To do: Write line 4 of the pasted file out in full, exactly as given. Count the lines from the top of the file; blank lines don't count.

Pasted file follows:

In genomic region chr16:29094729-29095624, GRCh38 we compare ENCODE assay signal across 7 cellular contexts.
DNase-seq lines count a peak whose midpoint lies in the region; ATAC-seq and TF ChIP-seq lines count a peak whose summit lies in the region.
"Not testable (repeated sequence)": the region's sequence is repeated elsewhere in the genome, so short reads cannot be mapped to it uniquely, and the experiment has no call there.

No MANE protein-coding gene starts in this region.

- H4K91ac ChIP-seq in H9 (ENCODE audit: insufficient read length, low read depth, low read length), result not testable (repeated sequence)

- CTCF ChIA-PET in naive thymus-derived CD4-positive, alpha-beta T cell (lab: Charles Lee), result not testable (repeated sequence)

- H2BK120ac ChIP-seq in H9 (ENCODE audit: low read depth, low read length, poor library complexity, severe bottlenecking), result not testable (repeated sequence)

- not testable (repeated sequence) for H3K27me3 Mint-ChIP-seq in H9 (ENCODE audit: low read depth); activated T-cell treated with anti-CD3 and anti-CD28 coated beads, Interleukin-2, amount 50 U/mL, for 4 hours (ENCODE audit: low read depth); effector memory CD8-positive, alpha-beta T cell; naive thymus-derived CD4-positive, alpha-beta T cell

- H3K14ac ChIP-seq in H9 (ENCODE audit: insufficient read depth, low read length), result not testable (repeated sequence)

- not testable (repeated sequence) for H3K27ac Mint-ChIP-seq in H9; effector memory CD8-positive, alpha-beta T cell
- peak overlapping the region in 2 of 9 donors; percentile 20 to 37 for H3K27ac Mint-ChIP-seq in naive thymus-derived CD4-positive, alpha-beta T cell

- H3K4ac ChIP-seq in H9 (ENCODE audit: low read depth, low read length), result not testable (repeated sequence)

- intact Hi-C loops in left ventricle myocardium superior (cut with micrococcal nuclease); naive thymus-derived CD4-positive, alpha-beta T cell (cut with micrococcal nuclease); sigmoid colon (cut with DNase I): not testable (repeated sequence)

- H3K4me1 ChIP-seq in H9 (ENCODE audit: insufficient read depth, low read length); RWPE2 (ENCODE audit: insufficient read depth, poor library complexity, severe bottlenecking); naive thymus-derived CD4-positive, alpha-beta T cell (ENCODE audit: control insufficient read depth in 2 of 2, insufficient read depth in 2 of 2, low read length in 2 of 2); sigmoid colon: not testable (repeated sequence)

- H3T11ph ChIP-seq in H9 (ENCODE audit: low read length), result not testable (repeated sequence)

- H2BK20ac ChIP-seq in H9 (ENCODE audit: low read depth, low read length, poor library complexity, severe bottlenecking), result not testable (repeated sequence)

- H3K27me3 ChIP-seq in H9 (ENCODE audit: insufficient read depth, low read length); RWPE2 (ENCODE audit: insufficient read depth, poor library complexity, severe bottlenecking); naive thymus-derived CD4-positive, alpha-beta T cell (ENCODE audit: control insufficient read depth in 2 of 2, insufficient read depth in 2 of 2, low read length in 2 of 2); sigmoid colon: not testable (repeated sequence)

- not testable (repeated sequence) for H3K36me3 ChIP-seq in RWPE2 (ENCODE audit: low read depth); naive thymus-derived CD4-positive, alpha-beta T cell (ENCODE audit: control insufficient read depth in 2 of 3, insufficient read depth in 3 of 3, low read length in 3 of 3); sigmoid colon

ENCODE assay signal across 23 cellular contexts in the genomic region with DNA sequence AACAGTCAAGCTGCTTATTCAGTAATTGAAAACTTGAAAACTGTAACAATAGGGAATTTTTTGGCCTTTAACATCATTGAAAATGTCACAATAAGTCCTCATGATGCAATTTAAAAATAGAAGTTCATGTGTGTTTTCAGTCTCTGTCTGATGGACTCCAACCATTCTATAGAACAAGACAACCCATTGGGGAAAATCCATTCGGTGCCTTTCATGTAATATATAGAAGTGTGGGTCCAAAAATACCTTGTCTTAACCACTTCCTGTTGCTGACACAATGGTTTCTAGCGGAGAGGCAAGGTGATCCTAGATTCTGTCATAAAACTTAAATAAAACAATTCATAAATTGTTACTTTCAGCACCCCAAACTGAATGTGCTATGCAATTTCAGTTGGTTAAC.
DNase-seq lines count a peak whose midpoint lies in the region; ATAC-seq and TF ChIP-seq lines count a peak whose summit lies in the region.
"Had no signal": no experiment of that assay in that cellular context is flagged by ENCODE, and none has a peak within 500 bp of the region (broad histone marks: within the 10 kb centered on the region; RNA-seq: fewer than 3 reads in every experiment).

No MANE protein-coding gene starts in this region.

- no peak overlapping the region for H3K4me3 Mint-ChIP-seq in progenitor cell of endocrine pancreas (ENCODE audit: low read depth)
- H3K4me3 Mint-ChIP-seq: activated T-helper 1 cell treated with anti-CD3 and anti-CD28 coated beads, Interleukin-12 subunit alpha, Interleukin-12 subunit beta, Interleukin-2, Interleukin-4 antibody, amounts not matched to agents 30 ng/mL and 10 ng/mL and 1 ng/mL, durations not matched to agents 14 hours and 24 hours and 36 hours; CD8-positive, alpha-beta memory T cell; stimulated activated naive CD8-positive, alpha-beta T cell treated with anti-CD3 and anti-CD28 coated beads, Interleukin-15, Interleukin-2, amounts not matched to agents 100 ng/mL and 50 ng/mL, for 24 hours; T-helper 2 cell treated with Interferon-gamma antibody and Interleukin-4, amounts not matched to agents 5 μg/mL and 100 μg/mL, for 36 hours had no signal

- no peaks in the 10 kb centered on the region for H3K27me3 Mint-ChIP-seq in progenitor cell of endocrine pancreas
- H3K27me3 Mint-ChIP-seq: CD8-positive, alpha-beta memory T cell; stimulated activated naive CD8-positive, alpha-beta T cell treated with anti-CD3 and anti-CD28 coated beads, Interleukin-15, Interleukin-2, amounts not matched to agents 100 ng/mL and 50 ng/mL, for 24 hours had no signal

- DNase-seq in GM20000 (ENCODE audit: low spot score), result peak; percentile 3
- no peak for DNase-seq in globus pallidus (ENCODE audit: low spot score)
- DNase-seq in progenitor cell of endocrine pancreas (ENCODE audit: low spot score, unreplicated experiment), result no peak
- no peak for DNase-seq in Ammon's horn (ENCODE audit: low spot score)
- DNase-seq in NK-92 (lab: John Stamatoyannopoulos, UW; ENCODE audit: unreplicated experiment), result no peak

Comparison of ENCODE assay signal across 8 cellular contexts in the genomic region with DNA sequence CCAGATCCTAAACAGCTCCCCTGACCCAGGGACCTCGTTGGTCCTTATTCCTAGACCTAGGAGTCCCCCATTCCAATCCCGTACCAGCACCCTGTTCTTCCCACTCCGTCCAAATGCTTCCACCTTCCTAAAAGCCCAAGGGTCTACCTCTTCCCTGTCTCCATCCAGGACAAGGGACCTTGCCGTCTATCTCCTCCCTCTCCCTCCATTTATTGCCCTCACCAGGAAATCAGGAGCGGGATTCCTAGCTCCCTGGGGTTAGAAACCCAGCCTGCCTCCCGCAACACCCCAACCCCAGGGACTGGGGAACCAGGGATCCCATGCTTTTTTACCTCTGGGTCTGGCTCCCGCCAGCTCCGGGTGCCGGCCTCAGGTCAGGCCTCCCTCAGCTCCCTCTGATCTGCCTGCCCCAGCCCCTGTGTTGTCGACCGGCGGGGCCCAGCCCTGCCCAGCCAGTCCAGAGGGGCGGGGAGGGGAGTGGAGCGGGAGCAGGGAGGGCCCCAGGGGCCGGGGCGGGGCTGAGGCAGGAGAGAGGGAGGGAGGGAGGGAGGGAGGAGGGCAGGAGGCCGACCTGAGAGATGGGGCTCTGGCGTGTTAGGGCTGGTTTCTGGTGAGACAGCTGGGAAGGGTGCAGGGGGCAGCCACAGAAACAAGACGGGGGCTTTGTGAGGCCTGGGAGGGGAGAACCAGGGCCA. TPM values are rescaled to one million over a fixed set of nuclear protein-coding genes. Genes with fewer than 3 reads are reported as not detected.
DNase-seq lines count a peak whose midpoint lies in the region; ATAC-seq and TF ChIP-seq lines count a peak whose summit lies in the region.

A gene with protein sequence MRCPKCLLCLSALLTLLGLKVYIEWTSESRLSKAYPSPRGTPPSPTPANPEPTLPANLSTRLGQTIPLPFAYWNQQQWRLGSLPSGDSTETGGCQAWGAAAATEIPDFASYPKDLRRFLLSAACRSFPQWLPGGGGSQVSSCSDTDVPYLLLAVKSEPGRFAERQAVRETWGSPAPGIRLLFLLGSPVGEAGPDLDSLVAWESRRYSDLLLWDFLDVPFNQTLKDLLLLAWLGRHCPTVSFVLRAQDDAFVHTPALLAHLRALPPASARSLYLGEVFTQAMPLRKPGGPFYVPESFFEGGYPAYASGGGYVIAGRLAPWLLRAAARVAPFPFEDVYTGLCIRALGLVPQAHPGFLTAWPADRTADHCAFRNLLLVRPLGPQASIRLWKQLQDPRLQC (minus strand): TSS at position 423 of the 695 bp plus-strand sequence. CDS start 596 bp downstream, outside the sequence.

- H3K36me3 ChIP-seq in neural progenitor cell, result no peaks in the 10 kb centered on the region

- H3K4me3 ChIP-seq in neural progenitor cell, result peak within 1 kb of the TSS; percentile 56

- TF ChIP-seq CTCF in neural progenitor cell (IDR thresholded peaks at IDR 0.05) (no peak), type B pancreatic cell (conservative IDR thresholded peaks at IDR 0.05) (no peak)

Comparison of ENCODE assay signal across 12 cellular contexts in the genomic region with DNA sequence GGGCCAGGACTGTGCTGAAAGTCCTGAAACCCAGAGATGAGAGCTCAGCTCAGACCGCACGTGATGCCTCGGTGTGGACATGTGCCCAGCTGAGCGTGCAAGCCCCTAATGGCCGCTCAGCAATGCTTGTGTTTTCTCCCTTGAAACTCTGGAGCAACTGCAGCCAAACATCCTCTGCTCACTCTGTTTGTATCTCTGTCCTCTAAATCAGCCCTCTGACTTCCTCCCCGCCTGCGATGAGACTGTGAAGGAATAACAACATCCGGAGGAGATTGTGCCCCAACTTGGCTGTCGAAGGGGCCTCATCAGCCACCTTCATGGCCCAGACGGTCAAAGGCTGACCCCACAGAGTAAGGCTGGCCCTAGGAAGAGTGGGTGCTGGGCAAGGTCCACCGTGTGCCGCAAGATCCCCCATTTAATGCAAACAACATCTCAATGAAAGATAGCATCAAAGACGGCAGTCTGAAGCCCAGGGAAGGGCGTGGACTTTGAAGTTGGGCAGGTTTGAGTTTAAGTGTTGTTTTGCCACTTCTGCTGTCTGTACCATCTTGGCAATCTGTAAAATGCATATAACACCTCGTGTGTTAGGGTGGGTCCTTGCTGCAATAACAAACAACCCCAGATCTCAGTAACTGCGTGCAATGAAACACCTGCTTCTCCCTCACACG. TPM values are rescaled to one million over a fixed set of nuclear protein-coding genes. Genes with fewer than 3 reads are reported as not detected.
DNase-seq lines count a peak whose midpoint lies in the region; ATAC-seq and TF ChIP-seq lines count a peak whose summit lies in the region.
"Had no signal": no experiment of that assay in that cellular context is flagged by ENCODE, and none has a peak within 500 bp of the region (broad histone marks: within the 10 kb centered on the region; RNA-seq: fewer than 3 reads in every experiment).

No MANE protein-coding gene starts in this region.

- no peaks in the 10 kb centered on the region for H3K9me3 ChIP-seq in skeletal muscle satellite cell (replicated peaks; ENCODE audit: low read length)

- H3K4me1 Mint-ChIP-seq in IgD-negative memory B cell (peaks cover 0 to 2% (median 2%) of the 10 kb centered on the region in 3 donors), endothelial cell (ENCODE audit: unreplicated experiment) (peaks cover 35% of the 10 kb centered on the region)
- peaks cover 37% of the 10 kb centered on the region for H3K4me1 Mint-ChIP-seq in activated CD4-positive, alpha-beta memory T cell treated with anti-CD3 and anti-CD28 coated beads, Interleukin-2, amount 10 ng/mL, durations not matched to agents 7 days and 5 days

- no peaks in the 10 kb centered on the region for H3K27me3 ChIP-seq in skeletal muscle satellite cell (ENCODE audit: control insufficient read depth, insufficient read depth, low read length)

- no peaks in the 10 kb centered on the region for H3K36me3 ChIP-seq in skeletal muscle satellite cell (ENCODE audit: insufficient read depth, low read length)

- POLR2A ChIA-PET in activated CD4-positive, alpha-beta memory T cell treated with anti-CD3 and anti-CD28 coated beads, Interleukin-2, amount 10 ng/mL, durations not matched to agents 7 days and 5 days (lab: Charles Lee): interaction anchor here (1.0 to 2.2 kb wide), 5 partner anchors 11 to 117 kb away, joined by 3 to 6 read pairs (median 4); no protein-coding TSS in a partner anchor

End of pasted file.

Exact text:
No MANE protein-coding gene starts in this region.